UK eases travel restriction for travellers, India to enjoy some benefits
- The red, amber and green colour system for countries based on levels of COVID risk will be discontinued
- Long-haul routes between India and UK will benefit
- Unvaccinated passengers from non-red countries will undergo pre-departure tests, day 2 and day 8 PCR tests
The UK government announced relaxation of international travel restrictions for vaccinated travellers coming in and out of the country, in turn, benefitting long-haul routes between India and UK. The red, amber and green colour system for countries based on levels of COVID risk will be discontinued and replaced with one red list, starting October 4.
Since India falls in the amber list, the scrapping of the list will lead to potential reduction in cost burden for travellers. However, those vaccinated with Covishield will still be required to show pre-departure PCR test results and later get tested again on arrival.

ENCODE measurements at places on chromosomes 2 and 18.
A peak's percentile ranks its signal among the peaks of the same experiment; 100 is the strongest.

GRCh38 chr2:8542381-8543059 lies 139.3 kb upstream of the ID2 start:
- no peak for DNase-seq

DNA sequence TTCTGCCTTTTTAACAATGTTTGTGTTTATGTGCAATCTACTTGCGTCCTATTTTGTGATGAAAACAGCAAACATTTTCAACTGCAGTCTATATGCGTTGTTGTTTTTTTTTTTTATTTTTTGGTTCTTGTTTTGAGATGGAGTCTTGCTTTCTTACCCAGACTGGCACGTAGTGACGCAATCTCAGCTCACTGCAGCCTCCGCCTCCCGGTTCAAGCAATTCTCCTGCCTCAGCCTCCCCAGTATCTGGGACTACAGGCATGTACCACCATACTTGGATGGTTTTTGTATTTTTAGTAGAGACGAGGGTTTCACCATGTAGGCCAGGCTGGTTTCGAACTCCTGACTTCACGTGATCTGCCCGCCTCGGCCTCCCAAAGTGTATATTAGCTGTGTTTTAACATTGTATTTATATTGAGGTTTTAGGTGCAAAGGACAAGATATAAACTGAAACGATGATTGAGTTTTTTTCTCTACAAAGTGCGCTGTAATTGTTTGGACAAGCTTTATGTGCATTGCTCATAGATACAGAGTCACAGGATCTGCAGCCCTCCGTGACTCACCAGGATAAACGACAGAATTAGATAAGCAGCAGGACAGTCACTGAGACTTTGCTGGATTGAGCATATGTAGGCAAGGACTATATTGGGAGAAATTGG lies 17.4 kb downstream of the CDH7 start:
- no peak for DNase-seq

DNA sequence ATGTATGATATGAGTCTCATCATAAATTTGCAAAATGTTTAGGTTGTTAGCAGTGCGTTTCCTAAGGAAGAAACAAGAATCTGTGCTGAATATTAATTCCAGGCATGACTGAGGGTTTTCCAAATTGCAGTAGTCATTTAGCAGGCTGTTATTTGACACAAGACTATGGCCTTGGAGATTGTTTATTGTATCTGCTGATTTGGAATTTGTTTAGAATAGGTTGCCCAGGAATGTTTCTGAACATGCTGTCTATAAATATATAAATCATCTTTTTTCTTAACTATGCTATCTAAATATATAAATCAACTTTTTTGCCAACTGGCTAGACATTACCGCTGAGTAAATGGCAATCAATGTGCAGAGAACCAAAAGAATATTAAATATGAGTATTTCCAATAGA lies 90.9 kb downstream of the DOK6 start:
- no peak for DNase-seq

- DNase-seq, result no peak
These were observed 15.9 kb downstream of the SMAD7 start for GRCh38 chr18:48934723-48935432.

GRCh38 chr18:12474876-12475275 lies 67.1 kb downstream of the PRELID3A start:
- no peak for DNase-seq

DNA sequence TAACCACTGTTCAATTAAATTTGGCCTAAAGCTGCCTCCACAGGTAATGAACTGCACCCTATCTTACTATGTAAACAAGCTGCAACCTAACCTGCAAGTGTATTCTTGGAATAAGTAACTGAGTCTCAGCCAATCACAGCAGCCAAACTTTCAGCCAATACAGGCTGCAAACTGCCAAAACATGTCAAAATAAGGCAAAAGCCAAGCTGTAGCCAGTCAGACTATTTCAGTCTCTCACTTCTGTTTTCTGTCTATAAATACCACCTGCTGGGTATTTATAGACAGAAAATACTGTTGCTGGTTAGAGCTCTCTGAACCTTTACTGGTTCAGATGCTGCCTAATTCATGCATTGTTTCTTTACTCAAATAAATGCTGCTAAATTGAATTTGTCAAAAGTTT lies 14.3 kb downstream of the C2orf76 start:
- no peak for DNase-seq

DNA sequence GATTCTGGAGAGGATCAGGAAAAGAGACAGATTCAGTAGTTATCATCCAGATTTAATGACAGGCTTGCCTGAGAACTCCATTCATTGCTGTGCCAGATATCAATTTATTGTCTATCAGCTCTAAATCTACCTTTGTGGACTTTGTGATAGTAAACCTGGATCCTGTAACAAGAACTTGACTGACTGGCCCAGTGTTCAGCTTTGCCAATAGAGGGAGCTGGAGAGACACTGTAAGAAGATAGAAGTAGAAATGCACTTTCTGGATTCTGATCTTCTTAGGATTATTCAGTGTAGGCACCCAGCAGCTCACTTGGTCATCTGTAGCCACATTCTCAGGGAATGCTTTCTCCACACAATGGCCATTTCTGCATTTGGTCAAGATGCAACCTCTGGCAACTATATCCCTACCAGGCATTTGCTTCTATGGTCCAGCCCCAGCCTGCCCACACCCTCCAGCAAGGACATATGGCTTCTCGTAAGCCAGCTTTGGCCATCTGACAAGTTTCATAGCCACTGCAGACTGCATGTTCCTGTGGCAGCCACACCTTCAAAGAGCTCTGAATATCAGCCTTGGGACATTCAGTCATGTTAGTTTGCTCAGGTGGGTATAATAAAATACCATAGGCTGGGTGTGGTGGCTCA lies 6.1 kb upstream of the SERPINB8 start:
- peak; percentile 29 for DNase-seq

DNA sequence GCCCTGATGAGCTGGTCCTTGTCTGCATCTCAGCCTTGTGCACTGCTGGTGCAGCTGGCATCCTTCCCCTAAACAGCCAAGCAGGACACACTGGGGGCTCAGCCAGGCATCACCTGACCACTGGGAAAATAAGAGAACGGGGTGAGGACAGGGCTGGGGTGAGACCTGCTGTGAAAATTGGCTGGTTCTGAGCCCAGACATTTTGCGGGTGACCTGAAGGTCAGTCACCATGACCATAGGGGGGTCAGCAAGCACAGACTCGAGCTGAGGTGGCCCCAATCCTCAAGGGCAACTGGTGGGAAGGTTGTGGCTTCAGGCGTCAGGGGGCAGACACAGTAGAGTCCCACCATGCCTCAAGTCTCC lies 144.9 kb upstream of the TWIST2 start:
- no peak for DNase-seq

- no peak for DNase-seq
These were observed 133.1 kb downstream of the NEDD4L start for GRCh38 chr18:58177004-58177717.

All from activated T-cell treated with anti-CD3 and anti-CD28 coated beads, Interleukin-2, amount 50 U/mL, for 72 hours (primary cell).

"Today's changes mean a simpler, more straightforward system. One with less testing and lower costs, allowing more people to travel, see loved ones or conduct business around the world while providing a boost for the travel industry," said UK Transport Secretary Grant Shapps.
"Public health has always been at the heart of our international travel policy and with over 44 million people fully vaccinated in the UK, we are now able to introduce a proportionate updated structure that reflects the new landscape," he said.
Unvaccinated passengers from non-red countries will undergo pre-departure tests, day 2 and day 8 PCR tests. Passengers who are vaccinated with unauthorised vaccines under England's international travel rules, including India, will also have to undergo a pre-departure test, a day 2 and day 8 PCR test, further self-isolating themselves at their given address for 10 days after arrival.
"Today we have simplified the travel rules to make them easier to understand and follow, opening up tourism and reducing the costs to go abroad," said UK Health Secretary Sajid Javid.
"As global vaccination efforts continue to accelerate and more people gain protection from this dreadful disease, it is right that our rules and regulations keep pace," he said.